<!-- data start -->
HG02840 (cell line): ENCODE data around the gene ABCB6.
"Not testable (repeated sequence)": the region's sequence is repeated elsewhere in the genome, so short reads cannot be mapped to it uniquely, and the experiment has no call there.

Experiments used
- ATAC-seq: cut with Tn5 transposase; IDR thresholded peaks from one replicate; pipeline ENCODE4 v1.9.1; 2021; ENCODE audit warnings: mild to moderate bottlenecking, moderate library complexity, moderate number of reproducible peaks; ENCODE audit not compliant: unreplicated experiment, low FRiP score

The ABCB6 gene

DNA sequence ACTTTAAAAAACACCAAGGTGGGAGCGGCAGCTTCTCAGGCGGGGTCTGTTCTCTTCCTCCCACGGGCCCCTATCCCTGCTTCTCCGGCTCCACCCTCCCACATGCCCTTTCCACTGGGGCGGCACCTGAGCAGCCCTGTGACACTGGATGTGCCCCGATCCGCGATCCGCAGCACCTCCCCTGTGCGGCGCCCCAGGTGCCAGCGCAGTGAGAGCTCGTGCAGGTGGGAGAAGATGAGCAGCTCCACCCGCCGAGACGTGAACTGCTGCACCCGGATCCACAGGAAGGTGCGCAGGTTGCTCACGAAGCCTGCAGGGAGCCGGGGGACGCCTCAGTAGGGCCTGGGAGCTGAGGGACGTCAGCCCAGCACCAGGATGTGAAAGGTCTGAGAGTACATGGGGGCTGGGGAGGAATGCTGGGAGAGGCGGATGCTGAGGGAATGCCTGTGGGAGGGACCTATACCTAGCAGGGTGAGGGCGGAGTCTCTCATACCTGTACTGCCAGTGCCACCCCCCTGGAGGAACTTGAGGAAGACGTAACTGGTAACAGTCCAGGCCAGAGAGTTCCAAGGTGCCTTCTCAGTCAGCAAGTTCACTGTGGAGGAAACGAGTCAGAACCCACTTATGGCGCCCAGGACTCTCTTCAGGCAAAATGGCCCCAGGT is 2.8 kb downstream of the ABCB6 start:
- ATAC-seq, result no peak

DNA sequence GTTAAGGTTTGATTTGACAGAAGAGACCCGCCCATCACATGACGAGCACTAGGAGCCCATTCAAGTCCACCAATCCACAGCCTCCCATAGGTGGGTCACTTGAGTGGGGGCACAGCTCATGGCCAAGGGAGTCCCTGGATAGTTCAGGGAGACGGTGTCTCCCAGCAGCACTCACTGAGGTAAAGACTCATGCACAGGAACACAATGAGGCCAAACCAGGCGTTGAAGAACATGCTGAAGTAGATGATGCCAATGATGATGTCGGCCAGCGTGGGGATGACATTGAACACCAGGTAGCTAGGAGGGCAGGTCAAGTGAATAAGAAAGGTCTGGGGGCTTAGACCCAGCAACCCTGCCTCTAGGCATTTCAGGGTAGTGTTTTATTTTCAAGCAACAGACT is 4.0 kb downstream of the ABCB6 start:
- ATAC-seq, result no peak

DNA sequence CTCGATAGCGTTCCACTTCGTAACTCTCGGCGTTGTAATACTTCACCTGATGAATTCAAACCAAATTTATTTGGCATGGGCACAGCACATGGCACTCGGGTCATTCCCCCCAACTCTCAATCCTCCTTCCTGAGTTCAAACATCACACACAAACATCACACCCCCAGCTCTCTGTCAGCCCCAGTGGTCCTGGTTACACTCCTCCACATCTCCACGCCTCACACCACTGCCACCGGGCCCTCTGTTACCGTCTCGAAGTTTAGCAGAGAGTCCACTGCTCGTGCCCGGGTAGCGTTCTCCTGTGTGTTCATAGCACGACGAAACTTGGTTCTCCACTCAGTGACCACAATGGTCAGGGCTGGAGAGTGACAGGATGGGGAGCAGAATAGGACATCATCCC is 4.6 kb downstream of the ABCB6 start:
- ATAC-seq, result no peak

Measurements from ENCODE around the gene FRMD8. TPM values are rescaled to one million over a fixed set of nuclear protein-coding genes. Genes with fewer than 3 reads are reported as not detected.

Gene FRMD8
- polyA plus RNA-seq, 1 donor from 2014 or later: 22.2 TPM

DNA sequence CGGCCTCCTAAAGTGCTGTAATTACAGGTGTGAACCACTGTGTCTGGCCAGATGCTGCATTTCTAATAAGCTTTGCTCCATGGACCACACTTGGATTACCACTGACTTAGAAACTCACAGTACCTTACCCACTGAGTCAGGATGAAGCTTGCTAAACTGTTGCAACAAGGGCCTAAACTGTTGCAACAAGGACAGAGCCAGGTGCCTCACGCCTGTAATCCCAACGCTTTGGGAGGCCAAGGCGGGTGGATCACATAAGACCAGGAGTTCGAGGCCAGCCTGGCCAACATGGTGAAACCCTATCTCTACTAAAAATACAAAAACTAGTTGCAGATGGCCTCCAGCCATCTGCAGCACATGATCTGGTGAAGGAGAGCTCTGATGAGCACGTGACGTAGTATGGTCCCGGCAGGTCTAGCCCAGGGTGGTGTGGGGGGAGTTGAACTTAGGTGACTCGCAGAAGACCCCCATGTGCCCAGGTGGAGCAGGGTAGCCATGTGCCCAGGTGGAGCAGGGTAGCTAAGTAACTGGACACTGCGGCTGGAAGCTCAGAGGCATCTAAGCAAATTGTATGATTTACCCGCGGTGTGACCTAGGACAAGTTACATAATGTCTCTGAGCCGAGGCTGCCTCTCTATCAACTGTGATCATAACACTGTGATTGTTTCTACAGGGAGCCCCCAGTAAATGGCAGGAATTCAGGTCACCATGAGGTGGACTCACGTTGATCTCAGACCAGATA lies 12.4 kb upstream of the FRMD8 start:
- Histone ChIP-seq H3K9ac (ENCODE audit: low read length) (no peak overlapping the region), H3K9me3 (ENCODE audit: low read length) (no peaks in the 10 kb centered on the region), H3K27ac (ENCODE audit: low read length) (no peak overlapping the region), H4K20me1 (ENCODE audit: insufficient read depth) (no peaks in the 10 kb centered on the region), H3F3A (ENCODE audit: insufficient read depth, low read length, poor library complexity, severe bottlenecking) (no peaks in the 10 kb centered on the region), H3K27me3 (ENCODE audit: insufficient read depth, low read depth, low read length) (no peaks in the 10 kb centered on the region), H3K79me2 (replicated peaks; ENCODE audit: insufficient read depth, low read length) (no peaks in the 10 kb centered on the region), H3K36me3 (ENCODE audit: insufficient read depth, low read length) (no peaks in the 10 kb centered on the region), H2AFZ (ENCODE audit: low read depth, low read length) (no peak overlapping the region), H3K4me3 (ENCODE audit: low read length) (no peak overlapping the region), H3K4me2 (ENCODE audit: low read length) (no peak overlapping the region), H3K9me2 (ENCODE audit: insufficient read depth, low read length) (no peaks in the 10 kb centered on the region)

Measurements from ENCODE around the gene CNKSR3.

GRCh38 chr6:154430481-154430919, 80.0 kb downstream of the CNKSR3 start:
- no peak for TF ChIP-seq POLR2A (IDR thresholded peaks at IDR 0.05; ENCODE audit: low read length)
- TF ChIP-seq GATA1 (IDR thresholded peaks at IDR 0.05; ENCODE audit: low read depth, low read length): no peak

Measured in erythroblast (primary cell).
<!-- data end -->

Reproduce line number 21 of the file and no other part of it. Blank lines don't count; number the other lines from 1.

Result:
Measured in erythroblast (primary cell).